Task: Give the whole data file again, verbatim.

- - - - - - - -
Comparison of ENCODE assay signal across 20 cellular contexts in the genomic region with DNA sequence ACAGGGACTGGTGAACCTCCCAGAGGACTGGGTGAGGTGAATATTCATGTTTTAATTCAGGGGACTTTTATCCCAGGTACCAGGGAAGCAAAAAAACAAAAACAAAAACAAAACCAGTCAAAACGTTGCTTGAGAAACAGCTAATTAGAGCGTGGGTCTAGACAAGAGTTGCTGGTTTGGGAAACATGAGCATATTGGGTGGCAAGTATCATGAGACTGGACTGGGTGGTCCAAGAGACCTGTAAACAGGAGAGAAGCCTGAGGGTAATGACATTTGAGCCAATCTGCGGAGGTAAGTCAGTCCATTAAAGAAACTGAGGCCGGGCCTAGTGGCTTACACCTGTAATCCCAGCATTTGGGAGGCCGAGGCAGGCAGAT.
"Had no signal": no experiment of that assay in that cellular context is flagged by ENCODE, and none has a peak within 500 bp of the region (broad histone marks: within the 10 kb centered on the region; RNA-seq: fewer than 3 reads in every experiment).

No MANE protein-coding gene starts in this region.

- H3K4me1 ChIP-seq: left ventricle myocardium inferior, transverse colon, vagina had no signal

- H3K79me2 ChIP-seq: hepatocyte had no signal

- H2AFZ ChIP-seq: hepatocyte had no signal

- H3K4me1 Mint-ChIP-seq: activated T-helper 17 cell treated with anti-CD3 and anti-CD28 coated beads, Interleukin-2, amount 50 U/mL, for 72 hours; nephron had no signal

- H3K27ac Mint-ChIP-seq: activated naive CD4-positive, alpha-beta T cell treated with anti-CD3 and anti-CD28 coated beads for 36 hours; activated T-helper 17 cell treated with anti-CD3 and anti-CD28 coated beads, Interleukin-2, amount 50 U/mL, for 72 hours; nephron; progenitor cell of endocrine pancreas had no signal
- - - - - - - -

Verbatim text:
Comparison of ENCODE assay signal across 20 cellular contexts in the genomic region with DNA sequence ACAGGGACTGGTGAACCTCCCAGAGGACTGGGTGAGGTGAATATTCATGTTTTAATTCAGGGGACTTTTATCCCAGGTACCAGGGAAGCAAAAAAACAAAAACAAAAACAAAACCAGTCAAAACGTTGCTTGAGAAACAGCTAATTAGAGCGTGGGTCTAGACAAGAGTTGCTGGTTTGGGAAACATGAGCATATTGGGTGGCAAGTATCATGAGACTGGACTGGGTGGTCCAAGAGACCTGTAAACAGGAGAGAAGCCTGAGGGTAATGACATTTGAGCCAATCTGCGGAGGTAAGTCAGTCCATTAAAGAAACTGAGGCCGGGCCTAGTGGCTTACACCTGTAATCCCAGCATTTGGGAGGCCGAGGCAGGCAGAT.
"Had no signal": no experiment of that assay in that cellular context is flagged by ENCODE, and none has a peak within 500 bp of the region (broad histone marks: within the 10 kb centered on the region; RNA-seq: fewer than 3 reads in every experiment).

No MANE protein-coding gene starts in this region.

- H3K4me1 ChIP-seq: left ventricle myocardium inferior, transverse colon, vagina had no signal

- H3K79me2 ChIP-seq: hepatocyte had no signal

- H2AFZ ChIP-seq: hepatocyte had no signal

- H3K4me1 Mint-ChIP-seq: activated T-helper 17 cell treated with anti-CD3 and anti-CD28 coated beads, Interleukin-2, amount 50 U/mL, for 72 hours; nephron had no signal

- H3K27ac Mint-ChIP-seq: activated naive CD4-positive, alpha-beta T cell treated with anti-CD3 and anti-CD28 coated beads for 36 hours; activated T-helper 17 cell treated with anti-CD3 and anti-CD28 coated beads, Interleukin-2, amount 50 U/mL, for 72 hours; nephron; progenitor cell of endocrine pancreas had no signal